Tag Archive: nightmare before christmas

prestatynI last posted on this blog 3 years ago after visiting Shellac’s ATP at Camber Sands. Life got too busy and I forgot about the blog.  I didn’t realise at the time it was to be my last ATP because they wound up the enterprise the following year.

It was a shame, ATP was my favourite festival, a chance to just immerse yourself in great music without having to endure the festival horror of pebbledashed portaloos and the Great British climate. A place where you can dance like a tit and not be judged too harshly. I was really pleased when earlier this year ATP started putting out the feelers over whether there was any interest in the festival being rebooted.

So I’ve just returned from The Chapman Brother’s Nightmare Before Christmas and the personal verdict is that it was chuffin’ brilliant.

The festival experience got off to a damp start on the A road crossing into North Wales where we were suddenly assailed by heavy rain and squally winds. We trundled into Pontins only to be greeted by security guards with sniffer dogs and a line of soggy and shivering punters queueing to collect their wrist bands. Along with the drab concrete chalet blocks and waterlogged carpark it seemed that Banksy had been substituted as the curator.

Security was a little more assertive this year, I was stopped twice returning to the park and asked to give my details and line up for the sniffer dog. I’m so used to revelling in a comfortable middle age that I’d forgotten what it’s like to be treated like a drug dealer. I guess from a distance I kinda look like Walter White.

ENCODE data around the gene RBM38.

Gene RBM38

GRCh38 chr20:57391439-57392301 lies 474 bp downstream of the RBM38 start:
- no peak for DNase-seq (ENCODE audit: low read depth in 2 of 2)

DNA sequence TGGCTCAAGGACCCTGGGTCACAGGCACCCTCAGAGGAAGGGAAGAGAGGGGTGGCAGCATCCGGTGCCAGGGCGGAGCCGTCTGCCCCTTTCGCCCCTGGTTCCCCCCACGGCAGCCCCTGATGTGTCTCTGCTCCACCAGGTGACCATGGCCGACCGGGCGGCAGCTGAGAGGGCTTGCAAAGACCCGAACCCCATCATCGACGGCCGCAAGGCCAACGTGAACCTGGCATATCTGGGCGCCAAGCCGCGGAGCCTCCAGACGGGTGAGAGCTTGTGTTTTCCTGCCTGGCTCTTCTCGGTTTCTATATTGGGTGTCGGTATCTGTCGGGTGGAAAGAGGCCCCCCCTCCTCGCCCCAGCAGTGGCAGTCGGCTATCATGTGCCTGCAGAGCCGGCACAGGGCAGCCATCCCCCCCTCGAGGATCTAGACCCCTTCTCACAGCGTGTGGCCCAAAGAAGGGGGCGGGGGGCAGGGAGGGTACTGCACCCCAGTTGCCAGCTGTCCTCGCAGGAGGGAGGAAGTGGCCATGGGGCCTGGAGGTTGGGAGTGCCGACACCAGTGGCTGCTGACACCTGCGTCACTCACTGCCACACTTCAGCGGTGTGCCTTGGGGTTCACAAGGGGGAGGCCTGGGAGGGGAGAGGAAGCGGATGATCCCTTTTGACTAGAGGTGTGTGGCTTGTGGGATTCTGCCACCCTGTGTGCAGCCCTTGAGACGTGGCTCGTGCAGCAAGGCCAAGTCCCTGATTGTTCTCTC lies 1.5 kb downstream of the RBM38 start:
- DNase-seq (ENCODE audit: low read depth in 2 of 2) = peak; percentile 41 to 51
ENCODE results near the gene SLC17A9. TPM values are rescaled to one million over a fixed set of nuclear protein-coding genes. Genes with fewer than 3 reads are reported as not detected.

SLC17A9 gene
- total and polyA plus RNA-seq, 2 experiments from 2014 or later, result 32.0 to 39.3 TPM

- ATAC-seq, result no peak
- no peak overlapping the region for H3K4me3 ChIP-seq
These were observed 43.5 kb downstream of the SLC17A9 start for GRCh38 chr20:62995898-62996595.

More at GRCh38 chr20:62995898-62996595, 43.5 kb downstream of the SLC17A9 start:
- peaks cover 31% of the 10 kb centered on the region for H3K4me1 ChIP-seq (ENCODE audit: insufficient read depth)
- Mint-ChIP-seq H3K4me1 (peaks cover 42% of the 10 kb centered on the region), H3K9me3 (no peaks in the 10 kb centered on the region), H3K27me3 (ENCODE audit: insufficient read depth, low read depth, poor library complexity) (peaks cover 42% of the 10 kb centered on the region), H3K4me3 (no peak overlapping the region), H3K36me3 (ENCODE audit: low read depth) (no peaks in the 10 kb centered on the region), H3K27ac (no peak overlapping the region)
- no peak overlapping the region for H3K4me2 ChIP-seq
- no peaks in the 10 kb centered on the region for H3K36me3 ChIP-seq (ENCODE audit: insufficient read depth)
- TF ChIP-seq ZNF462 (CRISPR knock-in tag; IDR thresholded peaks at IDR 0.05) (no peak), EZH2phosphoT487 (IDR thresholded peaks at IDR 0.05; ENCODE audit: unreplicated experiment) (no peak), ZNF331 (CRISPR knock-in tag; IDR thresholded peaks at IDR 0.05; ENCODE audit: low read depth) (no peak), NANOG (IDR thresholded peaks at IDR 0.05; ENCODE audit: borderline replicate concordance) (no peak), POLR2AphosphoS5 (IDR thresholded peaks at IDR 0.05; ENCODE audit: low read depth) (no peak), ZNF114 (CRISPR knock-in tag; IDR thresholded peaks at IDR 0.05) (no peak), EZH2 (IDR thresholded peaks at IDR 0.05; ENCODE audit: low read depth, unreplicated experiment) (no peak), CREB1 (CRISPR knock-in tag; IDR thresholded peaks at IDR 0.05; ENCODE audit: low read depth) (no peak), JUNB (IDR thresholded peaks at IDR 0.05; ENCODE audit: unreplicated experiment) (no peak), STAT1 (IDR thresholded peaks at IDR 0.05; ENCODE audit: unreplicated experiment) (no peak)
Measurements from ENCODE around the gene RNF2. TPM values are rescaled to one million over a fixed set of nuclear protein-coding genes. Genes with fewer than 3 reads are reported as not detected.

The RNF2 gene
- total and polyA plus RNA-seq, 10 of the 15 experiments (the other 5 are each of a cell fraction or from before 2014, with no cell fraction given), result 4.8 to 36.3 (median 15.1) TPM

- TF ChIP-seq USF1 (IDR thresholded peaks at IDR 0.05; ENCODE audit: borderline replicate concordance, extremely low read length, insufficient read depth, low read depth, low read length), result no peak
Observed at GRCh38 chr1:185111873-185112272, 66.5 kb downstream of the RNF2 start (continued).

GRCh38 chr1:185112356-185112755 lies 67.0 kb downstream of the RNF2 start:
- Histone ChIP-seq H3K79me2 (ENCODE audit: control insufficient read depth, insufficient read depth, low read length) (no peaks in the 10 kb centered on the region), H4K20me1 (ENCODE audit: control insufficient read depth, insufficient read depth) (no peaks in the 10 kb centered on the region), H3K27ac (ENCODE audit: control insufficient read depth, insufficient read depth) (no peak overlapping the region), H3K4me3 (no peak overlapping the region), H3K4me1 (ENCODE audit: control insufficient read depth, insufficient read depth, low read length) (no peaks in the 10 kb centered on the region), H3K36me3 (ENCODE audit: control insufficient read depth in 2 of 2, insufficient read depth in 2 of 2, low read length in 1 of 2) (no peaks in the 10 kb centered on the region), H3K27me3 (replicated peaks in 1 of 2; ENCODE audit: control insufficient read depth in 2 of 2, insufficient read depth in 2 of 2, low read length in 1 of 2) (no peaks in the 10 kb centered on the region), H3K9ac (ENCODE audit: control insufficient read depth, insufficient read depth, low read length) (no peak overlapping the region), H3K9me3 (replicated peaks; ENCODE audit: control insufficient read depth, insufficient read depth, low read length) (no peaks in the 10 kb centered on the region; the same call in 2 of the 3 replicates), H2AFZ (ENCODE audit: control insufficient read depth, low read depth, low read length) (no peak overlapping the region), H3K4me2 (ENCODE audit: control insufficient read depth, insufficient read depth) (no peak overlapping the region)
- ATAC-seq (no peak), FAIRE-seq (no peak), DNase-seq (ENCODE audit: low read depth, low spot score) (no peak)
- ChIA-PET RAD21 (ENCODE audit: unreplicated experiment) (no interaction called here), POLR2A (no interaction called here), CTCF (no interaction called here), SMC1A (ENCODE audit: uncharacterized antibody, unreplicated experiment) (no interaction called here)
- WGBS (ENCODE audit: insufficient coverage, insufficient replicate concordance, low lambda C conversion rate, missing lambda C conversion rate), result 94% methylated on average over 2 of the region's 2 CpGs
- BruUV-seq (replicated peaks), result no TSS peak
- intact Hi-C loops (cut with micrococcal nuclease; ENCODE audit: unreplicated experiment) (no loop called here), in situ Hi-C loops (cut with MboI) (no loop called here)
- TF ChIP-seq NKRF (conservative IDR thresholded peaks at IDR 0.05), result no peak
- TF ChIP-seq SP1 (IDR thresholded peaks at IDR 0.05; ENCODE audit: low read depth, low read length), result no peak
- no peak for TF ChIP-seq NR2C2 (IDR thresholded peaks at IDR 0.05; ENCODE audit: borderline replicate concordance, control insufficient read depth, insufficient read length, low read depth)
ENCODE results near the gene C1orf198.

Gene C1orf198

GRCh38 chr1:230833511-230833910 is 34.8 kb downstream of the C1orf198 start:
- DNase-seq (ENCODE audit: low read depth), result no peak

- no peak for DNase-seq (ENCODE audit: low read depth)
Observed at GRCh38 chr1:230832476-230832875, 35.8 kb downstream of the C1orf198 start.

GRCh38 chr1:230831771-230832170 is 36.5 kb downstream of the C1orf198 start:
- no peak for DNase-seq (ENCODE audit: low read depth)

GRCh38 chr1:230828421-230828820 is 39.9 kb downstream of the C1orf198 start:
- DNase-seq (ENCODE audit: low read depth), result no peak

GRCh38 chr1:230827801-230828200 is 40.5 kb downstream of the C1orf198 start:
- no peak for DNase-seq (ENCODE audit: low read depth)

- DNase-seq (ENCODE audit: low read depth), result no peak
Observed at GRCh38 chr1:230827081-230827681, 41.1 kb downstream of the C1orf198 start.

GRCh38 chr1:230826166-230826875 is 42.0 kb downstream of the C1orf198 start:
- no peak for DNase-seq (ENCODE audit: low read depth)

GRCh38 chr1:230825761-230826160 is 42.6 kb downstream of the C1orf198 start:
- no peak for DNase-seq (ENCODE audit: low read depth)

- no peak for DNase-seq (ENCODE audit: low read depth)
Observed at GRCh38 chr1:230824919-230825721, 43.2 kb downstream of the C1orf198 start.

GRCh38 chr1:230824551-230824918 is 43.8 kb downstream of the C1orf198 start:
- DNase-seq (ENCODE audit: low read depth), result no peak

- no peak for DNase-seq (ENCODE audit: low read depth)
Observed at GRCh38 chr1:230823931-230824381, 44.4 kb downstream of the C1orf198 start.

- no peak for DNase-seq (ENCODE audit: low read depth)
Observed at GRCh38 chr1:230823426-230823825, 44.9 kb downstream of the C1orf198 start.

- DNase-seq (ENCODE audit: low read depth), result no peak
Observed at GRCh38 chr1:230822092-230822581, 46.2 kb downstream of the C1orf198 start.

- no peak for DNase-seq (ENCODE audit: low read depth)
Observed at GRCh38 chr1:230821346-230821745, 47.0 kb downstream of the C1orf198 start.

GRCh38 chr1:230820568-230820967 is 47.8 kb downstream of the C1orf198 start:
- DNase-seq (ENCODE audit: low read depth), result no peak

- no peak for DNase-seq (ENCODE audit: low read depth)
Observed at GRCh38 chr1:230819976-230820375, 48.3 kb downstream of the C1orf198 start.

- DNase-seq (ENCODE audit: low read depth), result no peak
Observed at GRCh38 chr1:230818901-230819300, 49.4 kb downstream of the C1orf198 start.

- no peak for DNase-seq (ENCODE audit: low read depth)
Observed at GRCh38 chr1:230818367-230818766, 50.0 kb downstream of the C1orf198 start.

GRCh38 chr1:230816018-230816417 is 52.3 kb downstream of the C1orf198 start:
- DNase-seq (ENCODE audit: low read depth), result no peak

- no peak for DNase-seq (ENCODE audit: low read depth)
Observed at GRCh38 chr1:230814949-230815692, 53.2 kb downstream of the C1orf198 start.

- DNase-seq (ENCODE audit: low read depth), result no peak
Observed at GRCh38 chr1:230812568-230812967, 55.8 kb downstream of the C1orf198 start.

On the whole security were friendly but twitchy. I was at the Oh Sees set on Sunday and they stopped the performance because security were being rough in ejecting a female. I guess this is what going to a gig is going to be like in the aftermath of the Bataclan murders, but it was a very minor negative on an otherwise friendly festival.

Pontins as a whole was a good experience, the chalets were basic but well heated and insulated (at least mine was) which was good considering the wind and the rain that rarely let up for the entire weekend.

Our chalet was across from the sea and I attempted a stroll along the sea  front but the waves were just thrashing against the sea defences and the wind would just propel you forwards. It certasinly blew the cobwebs away and I got a sand and saltwater exfoliating facial for free.